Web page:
How to Employ Old Age
1 Chronicles 23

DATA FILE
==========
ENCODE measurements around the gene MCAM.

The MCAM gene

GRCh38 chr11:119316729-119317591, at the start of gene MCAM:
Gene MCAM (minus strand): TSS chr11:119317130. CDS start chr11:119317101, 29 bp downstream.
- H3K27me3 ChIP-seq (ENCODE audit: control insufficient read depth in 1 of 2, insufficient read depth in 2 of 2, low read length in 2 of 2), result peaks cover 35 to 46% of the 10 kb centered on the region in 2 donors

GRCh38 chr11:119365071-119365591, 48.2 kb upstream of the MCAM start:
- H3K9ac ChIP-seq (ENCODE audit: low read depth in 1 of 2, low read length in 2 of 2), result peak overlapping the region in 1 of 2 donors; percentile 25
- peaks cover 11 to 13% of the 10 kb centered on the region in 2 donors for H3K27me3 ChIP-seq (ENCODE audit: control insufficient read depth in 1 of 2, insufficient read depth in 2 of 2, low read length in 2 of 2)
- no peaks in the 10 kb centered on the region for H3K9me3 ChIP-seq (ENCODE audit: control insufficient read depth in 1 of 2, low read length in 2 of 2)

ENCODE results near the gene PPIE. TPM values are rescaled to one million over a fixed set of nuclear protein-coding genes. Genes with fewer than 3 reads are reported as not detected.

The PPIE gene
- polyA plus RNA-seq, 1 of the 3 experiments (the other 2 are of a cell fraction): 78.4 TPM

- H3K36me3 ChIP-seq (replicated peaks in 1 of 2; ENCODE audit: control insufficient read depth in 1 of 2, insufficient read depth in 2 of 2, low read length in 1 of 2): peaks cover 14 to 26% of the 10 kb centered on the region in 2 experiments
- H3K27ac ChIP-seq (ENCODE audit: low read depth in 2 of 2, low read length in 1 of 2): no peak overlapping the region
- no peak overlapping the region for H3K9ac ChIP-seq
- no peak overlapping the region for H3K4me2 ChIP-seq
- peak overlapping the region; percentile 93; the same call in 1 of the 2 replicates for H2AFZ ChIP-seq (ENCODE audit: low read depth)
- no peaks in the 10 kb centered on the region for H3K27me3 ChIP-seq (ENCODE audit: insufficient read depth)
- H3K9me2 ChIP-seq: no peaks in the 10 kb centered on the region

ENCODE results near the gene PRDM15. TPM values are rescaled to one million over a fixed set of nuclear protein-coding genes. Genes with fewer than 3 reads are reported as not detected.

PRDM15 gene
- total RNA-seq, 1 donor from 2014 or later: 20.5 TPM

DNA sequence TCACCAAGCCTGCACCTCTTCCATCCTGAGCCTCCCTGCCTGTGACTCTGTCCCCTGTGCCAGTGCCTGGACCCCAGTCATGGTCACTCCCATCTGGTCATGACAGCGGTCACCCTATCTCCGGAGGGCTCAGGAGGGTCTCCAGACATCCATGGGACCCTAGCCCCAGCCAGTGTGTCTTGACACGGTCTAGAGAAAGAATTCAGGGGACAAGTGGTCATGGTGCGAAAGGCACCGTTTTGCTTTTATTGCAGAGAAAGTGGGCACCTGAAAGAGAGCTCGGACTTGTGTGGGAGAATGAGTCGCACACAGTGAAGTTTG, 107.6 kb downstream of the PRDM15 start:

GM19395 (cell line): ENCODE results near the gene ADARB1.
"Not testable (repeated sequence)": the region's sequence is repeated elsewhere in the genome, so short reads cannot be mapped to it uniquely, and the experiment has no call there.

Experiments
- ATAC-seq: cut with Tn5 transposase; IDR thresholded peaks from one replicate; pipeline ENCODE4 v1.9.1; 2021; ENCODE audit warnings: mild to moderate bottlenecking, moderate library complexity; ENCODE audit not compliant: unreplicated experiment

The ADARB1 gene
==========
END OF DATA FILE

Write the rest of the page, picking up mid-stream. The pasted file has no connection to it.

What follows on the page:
ALTHOUGH the king was so old, he lost none of his interest in the highest department of his work. It is pitiful to see how soon some people sink into old age; on the other hand, it is inspiring to observe how the noblest workers have disdained to become old and have coveted only the glory of dying in harness. The pathos of David"s action will be more clearly recognised if we remember that the literal translation Isaiah, "Now David had become satisfied with days." Satisfied with days, but not satisfied with labour: David had seen all the contents of time, in poverty, persecution, honour, and majesty, and yet he was anxious for the consolidation of his empire and the construction of the temple. When the heathen poet described the death of a philosopher it was under the image of a guest who had to the full enjoyed the feast. David, as a guest of the Lord, had himself sat long enough at the table of time, and now he was desirous that his son should take up the service and enjoyment of the empire, whilst he himself went forth to the mysteries of another state. Old age can do for the future what mere youth is not permitted to attempt. Old men are entitled to advise and stimulate those who are likely to succeed them in the ministry of life. Wise old men never omit to infuse into their counsels something of the fire and ambition of youth. They never recommend a mere repetition of the past; they point rather to its enlargement and amendment, believing that all the higher wisdom or providence is always a future blessing. There is no finality in the plans of men. Wait upon God, expect clearer light, listen for fuller instructions and always be prepared to accept and obey heaven"s revealed will.